The two sides in this debate set out their viewpoints in two separate interviews conducted for SMM organiser Hamburg Messe. Jaakko Eskola, who was elected as the new EMEC Chairman with effect from 1 April 2008, representing nearly 1,300 marine equipment suppliers in Europe, believes that cost-effectiveness and safety are not opposites. But he feels it is essential to achieve harmonisation of the certification rules of the classification societies in order to put that into practice.
Jaakko Eskola, who is also Group Vice President Ship Power of SMM exhibitor Wärtsilä Corporation, one of the leading manufacturers of marine diesels and propulsion systems, sees in the “Marine Equipment Directive” of the European Union a good example of how “harmonisation and mutual recognition can enhance safety.” He says that the Directive provides standards for certification of ship’s equipment and components, with direct relevance for safety at sea and protection of the environment.
“We believe that the current system of classification no longer meets the needs of ship owners, shipyards and equipment suppliers,” says Eskola, adding that in the long term it will also have a negative impact on the classification companies. Unlike most other industries, shipbuilding does not have harmonised standards for equipment at the present time. And that runs counter to the general efforts in the EU.
Even though EMEC and IACS are already moving together in the same direction, their positions are by no means identical. IACS Chairman Tor E. Svensen, Chief Operating Officer of DNV Maritime (Det Norske Veritas), says there is absolutely no doubt that the classification process needs to be made more efficient, to reduce costs for marine equipment manufacturers. “That is not limited to technical requirements – it also has to include the related processes. But there is one essential rule: it is never acceptable to compromise the safety of ships, whatever the reason.” He also declares that mutual recognition of certification by the classification societies is problematic. After all, a classification society bears responsibility for the overall safety and operating reliability of the whole of the ship. That requires in-depth knowledge of all parts of the complex system of a ship. “I am convinced that this responsibility cannot be split among different certification companies,” explains Svensen. He emphasises that the devil is often in the detail; for example, if the wrong material is chosen, even very simple parts of the equipment may pose a threat to system safety.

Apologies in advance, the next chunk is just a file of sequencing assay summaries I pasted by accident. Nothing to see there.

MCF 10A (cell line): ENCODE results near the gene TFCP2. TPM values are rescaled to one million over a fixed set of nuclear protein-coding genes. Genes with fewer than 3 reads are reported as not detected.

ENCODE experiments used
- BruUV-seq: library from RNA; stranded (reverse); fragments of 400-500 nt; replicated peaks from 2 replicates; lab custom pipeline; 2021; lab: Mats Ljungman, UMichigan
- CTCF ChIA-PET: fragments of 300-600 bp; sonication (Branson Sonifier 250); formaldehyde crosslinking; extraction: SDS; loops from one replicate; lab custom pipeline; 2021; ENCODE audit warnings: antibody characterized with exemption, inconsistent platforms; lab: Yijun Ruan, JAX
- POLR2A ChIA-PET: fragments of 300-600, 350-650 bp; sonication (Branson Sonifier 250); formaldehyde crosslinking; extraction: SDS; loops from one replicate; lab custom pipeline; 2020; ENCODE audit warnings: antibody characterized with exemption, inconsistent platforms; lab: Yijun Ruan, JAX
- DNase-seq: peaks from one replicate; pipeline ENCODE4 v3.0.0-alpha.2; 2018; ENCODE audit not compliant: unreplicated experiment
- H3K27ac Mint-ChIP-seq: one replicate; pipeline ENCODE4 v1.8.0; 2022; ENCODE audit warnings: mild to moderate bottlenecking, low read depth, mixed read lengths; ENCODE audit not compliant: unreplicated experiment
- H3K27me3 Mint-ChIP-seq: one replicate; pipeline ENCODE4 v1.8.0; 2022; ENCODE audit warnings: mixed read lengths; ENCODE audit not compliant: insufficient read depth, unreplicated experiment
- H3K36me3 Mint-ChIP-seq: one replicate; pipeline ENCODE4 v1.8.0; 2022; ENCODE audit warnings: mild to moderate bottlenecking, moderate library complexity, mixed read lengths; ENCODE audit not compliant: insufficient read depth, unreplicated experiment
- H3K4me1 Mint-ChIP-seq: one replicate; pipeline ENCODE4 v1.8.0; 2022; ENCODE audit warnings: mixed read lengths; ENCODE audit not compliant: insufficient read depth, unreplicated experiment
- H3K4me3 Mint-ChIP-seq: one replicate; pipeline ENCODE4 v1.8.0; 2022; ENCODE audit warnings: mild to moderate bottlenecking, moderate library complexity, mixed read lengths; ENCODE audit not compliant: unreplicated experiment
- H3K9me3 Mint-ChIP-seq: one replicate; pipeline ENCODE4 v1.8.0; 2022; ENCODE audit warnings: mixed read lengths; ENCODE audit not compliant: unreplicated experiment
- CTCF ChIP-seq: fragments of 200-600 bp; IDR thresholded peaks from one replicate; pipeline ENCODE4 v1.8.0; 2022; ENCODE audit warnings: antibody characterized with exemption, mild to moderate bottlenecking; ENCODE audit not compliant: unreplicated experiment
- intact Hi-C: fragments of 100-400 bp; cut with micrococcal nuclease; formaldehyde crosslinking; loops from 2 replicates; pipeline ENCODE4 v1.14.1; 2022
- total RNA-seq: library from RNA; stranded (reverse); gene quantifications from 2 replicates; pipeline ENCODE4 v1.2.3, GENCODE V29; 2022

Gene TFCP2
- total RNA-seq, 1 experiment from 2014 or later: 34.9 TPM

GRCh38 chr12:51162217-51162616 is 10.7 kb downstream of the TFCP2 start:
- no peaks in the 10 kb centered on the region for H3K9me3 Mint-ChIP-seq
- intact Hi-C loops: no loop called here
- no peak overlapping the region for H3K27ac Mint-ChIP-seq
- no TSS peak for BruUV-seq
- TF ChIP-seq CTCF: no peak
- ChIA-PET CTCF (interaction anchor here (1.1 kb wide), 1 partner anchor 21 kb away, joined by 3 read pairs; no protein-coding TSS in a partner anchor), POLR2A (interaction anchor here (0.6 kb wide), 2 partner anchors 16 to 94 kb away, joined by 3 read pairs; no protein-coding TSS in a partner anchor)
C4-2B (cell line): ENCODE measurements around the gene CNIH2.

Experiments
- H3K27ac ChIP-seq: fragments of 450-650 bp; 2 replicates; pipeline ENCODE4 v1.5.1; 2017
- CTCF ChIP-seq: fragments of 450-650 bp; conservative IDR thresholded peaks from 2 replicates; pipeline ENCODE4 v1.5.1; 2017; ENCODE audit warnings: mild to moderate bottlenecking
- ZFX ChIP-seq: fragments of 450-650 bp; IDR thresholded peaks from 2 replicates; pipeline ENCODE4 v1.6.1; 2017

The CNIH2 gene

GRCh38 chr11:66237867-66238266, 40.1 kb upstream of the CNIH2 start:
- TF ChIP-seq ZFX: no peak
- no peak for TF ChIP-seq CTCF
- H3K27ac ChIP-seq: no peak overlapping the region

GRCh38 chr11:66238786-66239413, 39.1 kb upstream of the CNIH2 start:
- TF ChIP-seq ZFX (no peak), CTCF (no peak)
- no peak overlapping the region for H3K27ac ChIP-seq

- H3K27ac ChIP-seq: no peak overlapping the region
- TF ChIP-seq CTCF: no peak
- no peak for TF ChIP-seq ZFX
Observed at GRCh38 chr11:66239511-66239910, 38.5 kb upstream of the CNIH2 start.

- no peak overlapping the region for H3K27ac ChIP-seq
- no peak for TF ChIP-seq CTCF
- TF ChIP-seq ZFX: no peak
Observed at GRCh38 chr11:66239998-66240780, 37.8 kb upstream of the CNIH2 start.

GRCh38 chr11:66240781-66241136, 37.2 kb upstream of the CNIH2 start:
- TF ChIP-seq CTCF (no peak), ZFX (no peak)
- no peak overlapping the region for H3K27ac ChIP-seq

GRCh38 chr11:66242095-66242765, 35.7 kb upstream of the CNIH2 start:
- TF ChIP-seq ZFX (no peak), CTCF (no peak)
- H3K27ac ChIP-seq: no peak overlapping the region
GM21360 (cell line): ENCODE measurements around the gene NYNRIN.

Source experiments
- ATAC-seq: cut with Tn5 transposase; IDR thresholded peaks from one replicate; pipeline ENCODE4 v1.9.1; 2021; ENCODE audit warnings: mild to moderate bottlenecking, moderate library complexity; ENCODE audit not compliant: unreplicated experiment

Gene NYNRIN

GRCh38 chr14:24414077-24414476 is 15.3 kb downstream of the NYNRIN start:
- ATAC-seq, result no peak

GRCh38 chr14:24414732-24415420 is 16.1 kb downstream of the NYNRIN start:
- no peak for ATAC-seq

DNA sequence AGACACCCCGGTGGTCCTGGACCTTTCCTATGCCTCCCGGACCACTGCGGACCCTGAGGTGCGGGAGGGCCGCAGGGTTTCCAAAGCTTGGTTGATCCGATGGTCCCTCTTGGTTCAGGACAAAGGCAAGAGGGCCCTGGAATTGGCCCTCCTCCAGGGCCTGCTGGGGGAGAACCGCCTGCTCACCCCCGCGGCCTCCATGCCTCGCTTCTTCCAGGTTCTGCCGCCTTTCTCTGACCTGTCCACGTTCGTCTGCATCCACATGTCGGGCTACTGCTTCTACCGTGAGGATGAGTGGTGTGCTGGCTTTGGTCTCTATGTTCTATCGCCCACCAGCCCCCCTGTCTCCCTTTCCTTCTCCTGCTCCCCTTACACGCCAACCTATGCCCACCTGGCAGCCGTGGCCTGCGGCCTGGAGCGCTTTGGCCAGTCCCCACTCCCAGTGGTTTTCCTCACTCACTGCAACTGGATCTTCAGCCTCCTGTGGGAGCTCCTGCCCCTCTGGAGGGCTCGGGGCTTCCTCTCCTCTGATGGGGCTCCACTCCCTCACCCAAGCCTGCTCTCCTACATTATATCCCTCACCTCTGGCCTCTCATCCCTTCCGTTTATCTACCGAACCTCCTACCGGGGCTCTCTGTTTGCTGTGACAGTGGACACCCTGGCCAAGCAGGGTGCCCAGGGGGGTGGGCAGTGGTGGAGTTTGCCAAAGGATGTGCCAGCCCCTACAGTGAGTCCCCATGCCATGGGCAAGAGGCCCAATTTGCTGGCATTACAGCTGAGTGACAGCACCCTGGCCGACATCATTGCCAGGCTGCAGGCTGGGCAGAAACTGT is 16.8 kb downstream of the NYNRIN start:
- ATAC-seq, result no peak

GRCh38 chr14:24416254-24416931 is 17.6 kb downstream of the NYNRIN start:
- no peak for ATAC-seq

Marine equipment manufacturers likewise aim to improve safety standards for marine systems and components, as EMEC Chairman Jaakko Eskola confirms. At the same time he is confident that, as harmonisation of regulations moves forward, it will be followed by mutual recognition of certification. “If certifications are based on the same standards,” says Eskola, “we see no reason why the classification societies should not trust one another.”